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Sunday, September 30, 2012

Stop shooting raw MySQL traffic over the Internet!

I have a quandary. What if I discovered yet another game was doing stupid things like running raw MySQL traffic over the Internet? This isn't Super Meat Boy. I covered that back in December. This is something else entirely.

Maybe it's possible to connect using a username and password which is stored plainly in the binary. Maybe you can run queries and even write back to the tables if you really wanted. The program itself certainly does it, and it's not much of a stretch to think that other queries could be run in this fashion.

The question is: do you bother telling them? Given that they were clueless enough to make something this broken and turn it loose to the world, it's possible they would react badly to the news. Instead of handling it properly and cleaning up the mess, they might go crazy and start with the legal threats or worse.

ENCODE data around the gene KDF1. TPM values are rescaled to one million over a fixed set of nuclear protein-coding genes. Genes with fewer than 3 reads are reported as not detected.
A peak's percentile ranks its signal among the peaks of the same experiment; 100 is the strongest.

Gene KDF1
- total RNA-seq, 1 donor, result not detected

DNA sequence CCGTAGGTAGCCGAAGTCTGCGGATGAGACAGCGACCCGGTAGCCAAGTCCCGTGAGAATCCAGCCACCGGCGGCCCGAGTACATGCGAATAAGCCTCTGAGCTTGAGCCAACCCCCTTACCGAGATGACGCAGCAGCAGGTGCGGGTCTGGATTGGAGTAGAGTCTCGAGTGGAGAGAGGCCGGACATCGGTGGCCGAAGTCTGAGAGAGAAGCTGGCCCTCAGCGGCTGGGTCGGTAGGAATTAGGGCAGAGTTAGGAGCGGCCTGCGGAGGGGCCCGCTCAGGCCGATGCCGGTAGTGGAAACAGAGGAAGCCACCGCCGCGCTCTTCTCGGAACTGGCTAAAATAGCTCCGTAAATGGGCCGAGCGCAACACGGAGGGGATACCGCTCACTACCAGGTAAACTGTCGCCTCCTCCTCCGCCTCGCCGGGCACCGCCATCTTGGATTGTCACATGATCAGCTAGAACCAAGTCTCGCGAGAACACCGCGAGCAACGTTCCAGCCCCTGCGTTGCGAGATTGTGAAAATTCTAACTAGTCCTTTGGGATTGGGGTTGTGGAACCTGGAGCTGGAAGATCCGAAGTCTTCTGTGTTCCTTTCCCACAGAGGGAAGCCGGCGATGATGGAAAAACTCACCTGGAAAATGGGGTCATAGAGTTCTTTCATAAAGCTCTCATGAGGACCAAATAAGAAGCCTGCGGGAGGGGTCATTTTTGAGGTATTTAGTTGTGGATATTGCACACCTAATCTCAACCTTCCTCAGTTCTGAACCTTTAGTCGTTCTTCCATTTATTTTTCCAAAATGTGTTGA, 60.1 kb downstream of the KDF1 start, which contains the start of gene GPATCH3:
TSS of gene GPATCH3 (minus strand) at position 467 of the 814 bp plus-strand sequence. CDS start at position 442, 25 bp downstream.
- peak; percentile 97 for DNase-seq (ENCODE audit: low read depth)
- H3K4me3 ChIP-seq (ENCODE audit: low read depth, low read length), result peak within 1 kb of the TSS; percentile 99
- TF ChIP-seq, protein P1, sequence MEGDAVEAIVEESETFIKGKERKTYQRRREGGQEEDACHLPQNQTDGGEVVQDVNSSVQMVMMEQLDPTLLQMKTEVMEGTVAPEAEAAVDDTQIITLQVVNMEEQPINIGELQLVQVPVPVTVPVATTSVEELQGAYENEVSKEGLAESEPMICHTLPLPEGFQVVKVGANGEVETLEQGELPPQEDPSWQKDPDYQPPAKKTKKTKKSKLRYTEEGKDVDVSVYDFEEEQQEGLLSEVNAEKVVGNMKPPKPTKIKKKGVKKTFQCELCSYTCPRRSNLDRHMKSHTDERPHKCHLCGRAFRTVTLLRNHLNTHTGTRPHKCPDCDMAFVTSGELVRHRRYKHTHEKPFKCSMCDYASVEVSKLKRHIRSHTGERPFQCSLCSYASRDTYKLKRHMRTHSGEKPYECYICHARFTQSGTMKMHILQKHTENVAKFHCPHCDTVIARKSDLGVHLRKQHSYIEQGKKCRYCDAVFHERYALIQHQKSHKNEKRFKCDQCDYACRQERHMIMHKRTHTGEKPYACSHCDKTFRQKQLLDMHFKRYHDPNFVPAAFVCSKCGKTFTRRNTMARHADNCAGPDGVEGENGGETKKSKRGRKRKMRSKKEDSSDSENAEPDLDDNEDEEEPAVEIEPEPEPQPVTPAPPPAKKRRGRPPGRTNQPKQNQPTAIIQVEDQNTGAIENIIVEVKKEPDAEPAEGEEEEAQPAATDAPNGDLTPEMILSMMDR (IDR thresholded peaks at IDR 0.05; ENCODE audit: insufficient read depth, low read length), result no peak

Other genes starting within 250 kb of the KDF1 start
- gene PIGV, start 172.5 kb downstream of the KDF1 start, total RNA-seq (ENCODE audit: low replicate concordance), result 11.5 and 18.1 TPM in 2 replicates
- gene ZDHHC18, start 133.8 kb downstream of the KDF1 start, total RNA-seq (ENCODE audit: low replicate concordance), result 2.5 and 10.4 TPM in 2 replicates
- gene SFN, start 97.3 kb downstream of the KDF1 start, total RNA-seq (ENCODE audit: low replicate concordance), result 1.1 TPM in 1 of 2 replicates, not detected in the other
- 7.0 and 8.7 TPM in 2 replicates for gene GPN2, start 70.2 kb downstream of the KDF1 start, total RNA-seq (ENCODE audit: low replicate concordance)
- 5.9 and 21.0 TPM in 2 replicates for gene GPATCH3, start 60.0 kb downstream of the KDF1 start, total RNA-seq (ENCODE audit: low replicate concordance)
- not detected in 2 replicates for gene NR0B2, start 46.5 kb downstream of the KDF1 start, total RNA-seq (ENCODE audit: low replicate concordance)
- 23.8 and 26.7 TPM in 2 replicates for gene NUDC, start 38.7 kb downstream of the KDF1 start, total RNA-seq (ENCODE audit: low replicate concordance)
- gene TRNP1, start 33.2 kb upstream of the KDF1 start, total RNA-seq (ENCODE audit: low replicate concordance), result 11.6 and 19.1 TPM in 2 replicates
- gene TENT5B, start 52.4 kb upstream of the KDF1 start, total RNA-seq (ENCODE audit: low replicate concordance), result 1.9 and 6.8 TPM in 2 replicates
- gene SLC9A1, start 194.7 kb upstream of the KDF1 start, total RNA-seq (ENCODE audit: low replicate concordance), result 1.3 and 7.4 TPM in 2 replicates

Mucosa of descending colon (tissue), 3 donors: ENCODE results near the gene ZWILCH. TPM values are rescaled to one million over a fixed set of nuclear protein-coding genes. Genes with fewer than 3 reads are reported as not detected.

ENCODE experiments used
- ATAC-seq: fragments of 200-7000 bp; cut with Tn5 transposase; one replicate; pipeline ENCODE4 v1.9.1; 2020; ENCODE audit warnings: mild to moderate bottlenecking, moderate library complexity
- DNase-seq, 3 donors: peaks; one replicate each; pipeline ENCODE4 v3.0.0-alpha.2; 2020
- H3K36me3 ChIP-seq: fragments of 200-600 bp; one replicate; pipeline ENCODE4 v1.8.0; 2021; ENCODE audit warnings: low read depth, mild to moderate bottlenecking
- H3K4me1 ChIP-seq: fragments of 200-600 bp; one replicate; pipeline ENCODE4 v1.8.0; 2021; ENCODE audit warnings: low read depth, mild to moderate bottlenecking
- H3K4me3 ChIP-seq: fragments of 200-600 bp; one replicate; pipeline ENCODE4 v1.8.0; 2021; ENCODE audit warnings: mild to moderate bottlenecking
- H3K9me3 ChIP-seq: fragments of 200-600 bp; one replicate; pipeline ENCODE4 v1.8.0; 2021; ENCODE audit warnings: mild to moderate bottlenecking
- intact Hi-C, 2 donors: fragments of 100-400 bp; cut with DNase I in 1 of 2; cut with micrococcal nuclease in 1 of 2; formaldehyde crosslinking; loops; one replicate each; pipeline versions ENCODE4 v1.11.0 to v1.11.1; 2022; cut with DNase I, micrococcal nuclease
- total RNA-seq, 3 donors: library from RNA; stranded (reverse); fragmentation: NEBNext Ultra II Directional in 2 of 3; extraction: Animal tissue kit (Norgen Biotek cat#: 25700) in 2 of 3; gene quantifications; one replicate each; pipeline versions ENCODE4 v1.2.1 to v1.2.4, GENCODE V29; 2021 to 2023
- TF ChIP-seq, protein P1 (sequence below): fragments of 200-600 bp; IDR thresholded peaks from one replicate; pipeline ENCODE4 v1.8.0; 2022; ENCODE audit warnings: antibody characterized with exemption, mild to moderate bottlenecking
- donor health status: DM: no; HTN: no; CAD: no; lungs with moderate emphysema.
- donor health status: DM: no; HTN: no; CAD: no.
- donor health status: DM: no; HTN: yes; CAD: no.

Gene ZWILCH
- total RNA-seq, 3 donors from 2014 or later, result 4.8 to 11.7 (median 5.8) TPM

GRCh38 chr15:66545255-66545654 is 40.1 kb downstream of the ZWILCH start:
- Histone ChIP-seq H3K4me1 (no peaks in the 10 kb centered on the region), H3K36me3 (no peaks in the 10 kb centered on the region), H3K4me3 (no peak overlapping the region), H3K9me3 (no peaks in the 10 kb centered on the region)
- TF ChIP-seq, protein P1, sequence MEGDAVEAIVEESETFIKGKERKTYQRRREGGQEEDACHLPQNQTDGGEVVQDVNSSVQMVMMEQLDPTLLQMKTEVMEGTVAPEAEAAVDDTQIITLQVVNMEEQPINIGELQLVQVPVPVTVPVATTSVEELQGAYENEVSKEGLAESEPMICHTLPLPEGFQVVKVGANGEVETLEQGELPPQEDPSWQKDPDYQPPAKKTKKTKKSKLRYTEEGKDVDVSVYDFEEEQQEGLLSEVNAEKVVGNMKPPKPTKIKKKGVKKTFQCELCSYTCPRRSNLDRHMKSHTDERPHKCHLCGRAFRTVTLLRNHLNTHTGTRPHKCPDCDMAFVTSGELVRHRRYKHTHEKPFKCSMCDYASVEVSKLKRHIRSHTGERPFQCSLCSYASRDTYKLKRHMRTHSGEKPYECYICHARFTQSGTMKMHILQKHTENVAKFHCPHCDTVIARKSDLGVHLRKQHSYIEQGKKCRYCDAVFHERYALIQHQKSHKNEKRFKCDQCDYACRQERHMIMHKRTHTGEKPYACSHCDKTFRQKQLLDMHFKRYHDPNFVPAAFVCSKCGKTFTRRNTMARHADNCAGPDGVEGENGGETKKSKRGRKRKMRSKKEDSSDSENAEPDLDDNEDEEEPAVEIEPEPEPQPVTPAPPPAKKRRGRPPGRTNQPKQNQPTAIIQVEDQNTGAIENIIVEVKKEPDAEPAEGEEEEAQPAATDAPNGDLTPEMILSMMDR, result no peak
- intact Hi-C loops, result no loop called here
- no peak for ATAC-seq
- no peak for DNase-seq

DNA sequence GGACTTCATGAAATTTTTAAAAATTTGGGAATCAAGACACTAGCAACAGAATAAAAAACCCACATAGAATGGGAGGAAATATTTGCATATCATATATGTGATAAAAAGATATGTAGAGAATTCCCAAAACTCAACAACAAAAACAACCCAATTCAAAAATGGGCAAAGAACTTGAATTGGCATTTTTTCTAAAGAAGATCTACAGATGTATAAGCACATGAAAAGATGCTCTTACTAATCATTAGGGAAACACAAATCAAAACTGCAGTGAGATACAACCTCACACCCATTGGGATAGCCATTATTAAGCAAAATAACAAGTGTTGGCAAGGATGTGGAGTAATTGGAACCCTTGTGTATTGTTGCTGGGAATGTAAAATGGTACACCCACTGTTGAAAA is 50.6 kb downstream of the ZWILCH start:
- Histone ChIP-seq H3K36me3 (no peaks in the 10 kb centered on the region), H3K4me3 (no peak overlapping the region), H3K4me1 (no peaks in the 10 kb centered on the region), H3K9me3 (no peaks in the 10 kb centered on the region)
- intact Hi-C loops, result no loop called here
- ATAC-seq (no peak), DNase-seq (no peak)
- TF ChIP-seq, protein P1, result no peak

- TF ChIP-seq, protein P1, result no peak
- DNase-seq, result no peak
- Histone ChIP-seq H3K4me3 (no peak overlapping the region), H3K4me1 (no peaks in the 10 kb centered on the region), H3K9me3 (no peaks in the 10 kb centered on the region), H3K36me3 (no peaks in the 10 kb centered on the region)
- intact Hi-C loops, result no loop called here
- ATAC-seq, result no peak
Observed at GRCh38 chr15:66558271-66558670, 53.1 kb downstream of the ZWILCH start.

Maybe this is why some of those folks who operate with various 'anonymous' type identifiers just scrape the databases and post the dumps. The problem is exposed in the most visible way possible, and there are fewer chances to connect it back to the original discoverer.

I'm not going to do that, either, but I can see why it happens.

All I know is that if I see you throwing a "SELECT userid FROM users WHERE email='thing.i.made.up'" over the network on port 3306, I'm going to assume you don't know what you're doing.

So there's an idea: an outgoing traffic analyzer which looks for signs of badly written applications. If it spots such traffic like MySQL or Postgres going out, it should grab it and let you see it right away. It might expose a great many things. Put in a whitelist so you can skip your own dev work, and it might be very useful.

Having it contribute to a hall of shame might also be fun. But that's just me.